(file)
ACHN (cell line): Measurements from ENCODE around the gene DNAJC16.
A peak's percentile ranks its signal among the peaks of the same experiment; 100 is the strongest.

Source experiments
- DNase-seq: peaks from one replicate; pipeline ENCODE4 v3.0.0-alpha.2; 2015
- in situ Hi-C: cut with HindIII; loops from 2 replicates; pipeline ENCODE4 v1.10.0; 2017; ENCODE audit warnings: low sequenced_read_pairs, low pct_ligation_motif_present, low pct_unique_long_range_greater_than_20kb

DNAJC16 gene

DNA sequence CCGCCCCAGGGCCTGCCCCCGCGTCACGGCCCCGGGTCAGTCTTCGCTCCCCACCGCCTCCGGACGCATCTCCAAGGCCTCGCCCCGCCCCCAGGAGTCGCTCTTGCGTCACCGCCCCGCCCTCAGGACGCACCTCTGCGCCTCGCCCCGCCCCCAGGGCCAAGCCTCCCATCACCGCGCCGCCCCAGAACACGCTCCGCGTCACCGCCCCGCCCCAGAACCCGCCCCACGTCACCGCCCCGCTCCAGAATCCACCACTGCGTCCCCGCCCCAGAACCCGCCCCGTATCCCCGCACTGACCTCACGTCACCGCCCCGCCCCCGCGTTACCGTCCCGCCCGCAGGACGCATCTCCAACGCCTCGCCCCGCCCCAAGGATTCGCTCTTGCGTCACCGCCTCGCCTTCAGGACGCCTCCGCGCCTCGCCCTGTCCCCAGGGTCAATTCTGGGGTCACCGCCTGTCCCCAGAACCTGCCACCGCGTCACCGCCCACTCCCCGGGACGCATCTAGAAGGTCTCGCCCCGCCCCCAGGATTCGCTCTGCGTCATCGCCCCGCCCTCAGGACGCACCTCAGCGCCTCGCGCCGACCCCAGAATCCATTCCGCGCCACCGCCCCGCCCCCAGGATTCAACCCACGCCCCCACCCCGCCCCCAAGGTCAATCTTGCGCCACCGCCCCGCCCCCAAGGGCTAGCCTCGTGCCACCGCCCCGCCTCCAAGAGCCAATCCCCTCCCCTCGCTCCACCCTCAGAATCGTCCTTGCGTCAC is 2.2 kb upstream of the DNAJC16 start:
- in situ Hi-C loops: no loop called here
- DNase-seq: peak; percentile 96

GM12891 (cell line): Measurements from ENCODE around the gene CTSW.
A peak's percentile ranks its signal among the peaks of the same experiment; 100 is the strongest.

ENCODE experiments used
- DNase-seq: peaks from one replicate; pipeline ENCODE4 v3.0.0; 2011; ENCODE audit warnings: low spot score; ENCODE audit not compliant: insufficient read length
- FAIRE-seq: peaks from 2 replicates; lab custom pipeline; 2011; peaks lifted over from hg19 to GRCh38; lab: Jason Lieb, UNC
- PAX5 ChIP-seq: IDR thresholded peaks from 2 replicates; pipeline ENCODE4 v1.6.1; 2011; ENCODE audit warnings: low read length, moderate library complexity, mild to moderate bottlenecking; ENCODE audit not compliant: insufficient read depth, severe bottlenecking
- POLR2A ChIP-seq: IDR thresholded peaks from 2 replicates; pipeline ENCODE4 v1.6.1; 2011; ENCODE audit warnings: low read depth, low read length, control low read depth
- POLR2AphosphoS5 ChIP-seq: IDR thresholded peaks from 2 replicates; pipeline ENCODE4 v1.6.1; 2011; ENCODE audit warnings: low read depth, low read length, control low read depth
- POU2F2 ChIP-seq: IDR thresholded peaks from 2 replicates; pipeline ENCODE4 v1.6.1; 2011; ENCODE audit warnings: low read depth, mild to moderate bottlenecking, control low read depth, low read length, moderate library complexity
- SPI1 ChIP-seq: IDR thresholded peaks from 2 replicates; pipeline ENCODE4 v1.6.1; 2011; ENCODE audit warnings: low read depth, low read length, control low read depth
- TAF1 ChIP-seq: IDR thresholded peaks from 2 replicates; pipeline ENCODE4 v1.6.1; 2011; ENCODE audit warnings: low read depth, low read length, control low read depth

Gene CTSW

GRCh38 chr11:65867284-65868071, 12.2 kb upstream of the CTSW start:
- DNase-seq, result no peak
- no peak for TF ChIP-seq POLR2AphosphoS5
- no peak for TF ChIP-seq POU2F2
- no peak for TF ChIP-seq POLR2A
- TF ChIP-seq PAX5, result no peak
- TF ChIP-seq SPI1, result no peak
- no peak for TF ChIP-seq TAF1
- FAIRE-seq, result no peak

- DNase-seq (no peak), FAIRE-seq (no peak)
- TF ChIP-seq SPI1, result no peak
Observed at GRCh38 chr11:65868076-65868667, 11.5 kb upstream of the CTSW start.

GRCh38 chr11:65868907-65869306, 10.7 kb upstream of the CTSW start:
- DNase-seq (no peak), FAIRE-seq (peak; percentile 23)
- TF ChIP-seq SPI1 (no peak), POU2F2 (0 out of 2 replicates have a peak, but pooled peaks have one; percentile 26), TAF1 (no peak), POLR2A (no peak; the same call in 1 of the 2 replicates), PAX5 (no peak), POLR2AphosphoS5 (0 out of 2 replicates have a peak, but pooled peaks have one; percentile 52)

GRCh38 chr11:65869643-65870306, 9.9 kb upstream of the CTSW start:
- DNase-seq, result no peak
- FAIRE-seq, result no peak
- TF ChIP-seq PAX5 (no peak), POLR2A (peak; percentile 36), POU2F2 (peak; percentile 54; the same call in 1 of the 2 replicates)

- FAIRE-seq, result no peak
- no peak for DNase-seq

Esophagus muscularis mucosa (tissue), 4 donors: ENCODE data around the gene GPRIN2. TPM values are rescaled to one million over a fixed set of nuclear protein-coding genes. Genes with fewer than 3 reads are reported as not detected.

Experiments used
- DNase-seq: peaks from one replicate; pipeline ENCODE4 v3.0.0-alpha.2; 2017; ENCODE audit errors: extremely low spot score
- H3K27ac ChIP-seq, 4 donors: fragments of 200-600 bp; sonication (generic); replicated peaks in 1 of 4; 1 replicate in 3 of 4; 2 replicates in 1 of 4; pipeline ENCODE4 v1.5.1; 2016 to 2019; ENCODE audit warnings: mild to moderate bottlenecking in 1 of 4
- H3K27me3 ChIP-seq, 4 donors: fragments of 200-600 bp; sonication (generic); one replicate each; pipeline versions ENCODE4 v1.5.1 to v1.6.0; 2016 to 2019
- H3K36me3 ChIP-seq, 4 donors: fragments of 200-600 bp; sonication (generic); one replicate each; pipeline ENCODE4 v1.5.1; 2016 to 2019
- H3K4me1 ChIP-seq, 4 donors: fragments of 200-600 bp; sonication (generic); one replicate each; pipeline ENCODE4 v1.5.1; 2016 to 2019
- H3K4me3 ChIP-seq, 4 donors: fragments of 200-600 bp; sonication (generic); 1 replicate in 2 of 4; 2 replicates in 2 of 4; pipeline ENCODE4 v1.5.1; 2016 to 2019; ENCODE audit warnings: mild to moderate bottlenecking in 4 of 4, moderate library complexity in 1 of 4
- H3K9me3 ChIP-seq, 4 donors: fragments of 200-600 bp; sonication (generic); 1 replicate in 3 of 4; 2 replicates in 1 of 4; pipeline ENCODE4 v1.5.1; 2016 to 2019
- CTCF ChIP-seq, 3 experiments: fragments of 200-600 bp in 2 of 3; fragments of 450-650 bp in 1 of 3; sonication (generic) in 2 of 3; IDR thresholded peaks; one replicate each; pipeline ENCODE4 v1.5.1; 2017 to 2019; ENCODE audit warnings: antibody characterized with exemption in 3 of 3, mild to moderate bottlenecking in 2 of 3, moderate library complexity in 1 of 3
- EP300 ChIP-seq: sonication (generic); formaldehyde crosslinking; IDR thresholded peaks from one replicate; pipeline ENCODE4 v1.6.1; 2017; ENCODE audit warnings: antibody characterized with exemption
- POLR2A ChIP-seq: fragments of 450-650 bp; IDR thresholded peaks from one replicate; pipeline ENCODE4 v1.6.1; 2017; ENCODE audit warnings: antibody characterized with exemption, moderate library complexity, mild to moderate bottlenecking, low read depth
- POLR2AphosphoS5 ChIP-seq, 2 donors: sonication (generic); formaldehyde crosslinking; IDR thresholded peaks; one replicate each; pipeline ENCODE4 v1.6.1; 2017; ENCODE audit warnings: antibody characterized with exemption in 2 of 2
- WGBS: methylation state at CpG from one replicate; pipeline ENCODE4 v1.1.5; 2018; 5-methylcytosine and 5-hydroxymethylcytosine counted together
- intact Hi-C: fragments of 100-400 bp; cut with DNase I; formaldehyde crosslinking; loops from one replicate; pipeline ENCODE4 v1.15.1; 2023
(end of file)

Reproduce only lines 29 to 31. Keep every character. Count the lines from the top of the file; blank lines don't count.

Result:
- no peak for TF ChIP-seq TAF1
- FAIRE-seq, result no peak

- DNase-seq (no peak), FAIRE-seq (no peak)